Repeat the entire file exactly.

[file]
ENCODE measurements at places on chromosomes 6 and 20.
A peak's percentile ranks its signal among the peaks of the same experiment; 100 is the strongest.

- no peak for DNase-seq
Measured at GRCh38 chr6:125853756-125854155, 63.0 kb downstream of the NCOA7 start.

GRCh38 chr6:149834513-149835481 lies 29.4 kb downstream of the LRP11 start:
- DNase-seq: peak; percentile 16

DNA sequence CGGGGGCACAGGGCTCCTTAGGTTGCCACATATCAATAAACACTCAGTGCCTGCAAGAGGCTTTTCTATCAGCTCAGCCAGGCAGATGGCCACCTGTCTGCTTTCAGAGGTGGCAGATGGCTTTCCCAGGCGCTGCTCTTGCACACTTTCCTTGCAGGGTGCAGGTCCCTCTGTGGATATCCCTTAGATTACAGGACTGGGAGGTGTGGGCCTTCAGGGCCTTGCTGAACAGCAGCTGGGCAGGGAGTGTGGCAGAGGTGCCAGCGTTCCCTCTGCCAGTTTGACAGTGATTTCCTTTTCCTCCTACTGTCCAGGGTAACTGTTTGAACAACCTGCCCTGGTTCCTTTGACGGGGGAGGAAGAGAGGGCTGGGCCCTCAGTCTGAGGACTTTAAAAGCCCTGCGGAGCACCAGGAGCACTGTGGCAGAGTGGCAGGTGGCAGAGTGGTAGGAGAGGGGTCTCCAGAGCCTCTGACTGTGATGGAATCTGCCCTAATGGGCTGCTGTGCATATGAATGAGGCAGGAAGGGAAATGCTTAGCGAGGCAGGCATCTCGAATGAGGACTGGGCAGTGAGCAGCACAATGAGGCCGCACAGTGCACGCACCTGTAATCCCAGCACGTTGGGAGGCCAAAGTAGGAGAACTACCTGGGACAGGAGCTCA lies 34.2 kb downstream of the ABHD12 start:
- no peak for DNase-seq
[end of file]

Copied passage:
ENCODE measurements at places on chromosomes 6 and 20.
A peak's percentile ranks its signal among the peaks of the same experiment; 100 is the strongest.

- no peak for DNase-seq
Measured at GRCh38 chr6:125853756-125854155, 63.0 kb downstream of the NCOA7 start.

GRCh38 chr6:149834513-149835481 lies 29.4 kb downstream of the LRP11 start:
- DNase-seq: peak; percentile 16

DNA sequence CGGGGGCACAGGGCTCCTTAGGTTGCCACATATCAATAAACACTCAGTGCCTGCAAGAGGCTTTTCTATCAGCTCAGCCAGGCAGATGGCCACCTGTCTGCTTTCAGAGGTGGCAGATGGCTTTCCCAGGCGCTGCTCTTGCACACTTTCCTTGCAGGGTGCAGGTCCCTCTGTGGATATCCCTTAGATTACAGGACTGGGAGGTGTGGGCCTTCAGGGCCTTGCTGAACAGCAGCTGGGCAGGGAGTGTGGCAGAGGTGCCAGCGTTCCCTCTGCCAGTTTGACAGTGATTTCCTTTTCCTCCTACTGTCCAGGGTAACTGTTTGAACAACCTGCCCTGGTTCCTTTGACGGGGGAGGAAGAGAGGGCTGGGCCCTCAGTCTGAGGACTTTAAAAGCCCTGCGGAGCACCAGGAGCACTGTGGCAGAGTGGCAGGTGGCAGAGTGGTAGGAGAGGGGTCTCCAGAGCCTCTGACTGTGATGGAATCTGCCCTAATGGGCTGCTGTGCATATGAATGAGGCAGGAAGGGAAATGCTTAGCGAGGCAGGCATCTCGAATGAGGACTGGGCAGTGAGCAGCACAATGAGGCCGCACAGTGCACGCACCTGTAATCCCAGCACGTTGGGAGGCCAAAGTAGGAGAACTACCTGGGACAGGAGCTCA lies 34.2 kb downstream of the ABHD12 start:
- no peak for DNase-seq